Life after Lavendon
01 May 2008
David Price has only himself to blame if he's leaving the Lavendon business earlier than he might want. It was he, after all, who insisted on the clause in directors' contracts stipulating the 60 retirement age.
“It was me that put it in” he says, “I think it's a good idea.”
It's a clause he has no intention of contesting, so on 24 September this year he takes his leave of a business that he founded in October 1992 and which has since become Europe's largest aerial platform rental company.
Lavendon isn't only the biggest player – the only one to match in scale and ambition the massive US rental companies – it has also, under David Price's leadership, been at the heart of the development of Europe's aerial platform business, reflecting both the good times and the bad.
Preparing for his departure may not be the best moment to focus on the negative, but looking back at his time with the company, it is the economic crunch of the early 2000s – and in particular the fate of Lavendon's German business – that takes up muchof the interview.
The impact of the German recession and the welldocumented oversupply problems in the 2000-2003 period prompt the obvious question: is the business where he expected it to be now when he started out in the early 90s? “It was where I expected it to be in 2000!”, he laughs, “Then a few things worked against us. Some self-inflicted.”
Mr Price's analysis of events – that Lavendon couldn't have foreseen the “double whammy” of oversupply combined with a prolonged, and continuing, German recession – is tempered by a recognition that he should have known that the dramatic growth of the business up to the late 90s could not be sustained.
“United Rentals has got an awful big market there... My hunch is that they will stick with their own territory.”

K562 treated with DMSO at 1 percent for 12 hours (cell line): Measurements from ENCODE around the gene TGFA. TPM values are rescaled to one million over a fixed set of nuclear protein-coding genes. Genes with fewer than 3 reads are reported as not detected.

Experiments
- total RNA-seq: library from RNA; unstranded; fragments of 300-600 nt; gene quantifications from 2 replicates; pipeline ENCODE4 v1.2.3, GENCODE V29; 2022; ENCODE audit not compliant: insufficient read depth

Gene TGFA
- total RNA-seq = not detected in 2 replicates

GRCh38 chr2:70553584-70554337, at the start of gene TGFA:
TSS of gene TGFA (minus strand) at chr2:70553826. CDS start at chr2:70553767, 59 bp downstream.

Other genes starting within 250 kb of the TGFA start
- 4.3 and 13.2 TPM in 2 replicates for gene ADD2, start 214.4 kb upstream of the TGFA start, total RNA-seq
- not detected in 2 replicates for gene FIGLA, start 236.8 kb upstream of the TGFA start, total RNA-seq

“Being an economics student, I should have understood things better in advance. I think probably what happened was inevitable – it was going too well. It was quite spectacular growth, quite exceptional.”
“Being an economics student, I should have understood this better in advance”, he says, “I think probably what happened was inevitable – it was going too well. It was quite spectacular growth, quite exceptional.”
While accepting that Lavendon had been a little too aggressive in Germany – he says now that a fleet size of 2000 to 2500 would have been more realistic than 4000 – he thinks other factors made its position more vulnerable. Not least of which was the sales strategy of North American manufacturers, which made it too easy for competitors to establish rental businesses, for example, by underwriting their hire purchase agreements.
The motivation for this, he argues, was partly to offset the decline in the North American market, but also specifically to stop Lavendon from becoming too dominant a player in Europe; to stop it from becoming a European version of United Rentals, with the ability to exert the kind of buying power that was then starting to hurt the manufacturers in the US. “I don't think they were doing it to knock us off”, he says, “but just to have some diversity in their customer base.”
He welcomes the more restrained behaviour of those manufacturers now.
He also points out that few companies could have predicted a situation like in Germany between 2000 and 2004 where construction activity fell almost 30% simultaneously with a 20% growth in the rental fleet to 25000 units. “What we didn't know”, he says, “was how much more equipment was coming into Europe.” (He says his worst moment while at Lavendon was the Friday in June 2001 – “the longest day” – when it made the first announcement about the problems in Germany: the impact on the share price was “catastrophic”.)